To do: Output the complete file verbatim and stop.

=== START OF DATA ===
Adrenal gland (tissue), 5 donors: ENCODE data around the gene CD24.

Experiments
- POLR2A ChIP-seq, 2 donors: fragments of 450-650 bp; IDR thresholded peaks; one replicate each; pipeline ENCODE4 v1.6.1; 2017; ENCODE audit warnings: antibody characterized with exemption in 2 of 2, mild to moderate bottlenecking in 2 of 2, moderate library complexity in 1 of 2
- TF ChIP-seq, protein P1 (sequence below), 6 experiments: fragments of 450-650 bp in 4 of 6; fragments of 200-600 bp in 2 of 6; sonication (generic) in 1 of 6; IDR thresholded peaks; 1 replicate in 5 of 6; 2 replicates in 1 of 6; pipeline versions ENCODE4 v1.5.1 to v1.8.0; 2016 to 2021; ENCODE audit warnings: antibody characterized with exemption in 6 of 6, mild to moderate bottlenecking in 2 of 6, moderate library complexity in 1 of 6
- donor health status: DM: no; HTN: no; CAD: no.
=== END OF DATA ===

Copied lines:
Adrenal gland (tissue), 5 donors: ENCODE data around the gene CD24.

Experiments
- POLR2A ChIP-seq, 2 donors: fragments of 450-650 bp; IDR thresholded peaks; one replicate each; pipeline ENCODE4 v1.6.1; 2017; ENCODE audit warnings: antibody characterized with exemption in 2 of 2, mild to moderate bottlenecking in 2 of 2, moderate library complexity in 1 of 2
- TF ChIP-seq, protein P1 (sequence below), 6 experiments: fragments of 450-650 bp in 4 of 6; fragments of 200-600 bp in 2 of 6; sonication (generic) in 1 of 6; IDR thresholded peaks; 1 replicate in 5 of 6; 2 replicates in 1 of 6; pipeline versions ENCODE4 v1.5.1 to v1.8.0; 2016 to 2021; ENCODE audit warnings: antibody characterized with exemption in 6 of 6, mild to moderate bottlenecking in 2 of 6, moderate library complexity in 1 of 6
- donor health status: DM: no; HTN: no; CAD: no.